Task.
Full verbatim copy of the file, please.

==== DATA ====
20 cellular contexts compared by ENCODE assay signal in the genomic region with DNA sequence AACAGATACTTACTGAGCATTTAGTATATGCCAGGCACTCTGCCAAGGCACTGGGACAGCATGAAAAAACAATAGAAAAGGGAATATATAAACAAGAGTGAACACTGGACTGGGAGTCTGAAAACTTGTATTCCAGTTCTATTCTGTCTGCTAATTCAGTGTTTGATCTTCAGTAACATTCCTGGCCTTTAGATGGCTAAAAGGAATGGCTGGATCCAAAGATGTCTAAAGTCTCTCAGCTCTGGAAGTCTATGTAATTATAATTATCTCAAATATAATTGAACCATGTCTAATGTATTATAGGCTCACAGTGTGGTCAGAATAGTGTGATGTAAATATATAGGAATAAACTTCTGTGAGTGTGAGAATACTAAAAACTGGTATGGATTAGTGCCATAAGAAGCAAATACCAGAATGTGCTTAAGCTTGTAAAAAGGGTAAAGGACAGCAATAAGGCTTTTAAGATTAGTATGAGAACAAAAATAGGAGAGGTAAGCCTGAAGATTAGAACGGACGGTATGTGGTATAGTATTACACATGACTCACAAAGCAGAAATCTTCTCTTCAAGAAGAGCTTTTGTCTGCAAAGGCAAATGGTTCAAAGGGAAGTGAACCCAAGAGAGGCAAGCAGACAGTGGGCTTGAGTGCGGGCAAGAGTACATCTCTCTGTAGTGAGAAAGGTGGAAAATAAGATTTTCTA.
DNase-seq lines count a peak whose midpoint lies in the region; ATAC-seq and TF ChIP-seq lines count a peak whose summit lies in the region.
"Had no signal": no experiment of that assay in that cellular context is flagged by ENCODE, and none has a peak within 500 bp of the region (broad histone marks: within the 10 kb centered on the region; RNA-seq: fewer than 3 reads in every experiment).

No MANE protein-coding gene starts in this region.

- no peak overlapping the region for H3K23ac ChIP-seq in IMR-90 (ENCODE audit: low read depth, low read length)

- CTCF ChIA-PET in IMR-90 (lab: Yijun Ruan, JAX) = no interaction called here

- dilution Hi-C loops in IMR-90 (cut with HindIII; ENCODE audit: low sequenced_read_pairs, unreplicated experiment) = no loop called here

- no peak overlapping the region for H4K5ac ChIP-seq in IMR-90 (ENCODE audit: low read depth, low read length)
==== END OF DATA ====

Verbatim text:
20 cellular contexts compared by ENCODE assay signal in the genomic region with DNA sequence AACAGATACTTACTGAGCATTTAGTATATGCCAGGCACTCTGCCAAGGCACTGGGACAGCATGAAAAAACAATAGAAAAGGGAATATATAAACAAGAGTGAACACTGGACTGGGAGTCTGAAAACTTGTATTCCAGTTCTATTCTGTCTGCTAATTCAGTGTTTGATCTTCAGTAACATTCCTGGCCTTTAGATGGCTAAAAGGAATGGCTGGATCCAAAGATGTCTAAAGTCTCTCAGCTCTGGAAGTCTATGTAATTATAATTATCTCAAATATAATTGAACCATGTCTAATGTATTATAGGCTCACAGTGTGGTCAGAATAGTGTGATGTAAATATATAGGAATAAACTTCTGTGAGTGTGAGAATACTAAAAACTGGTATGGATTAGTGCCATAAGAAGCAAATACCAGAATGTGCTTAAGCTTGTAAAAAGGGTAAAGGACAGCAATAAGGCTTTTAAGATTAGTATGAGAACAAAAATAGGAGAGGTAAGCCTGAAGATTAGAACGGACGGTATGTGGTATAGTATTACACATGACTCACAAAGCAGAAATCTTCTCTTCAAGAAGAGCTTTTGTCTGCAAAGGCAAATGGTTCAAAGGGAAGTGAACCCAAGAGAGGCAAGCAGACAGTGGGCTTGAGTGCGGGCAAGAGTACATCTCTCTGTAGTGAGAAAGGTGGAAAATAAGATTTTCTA.
DNase-seq lines count a peak whose midpoint lies in the region; ATAC-seq and TF ChIP-seq lines count a peak whose summit lies in the region.
"Had no signal": no experiment of that assay in that cellular context is flagged by ENCODE, and none has a peak within 500 bp of the region (broad histone marks: within the 10 kb centered on the region; RNA-seq: fewer than 3 reads in every experiment).

No MANE protein-coding gene starts in this region.

- no peak overlapping the region for H3K23ac ChIP-seq in IMR-90 (ENCODE audit: low read depth, low read length)

- CTCF ChIA-PET in IMR-90 (lab: Yijun Ruan, JAX) = no interaction called here

- dilution Hi-C loops in IMR-90 (cut with HindIII; ENCODE audit: low sequenced_read_pairs, unreplicated experiment) = no loop called here

- no peak overlapping the region for H4K5ac ChIP-seq in IMR-90 (ENCODE audit: low read depth, low read length)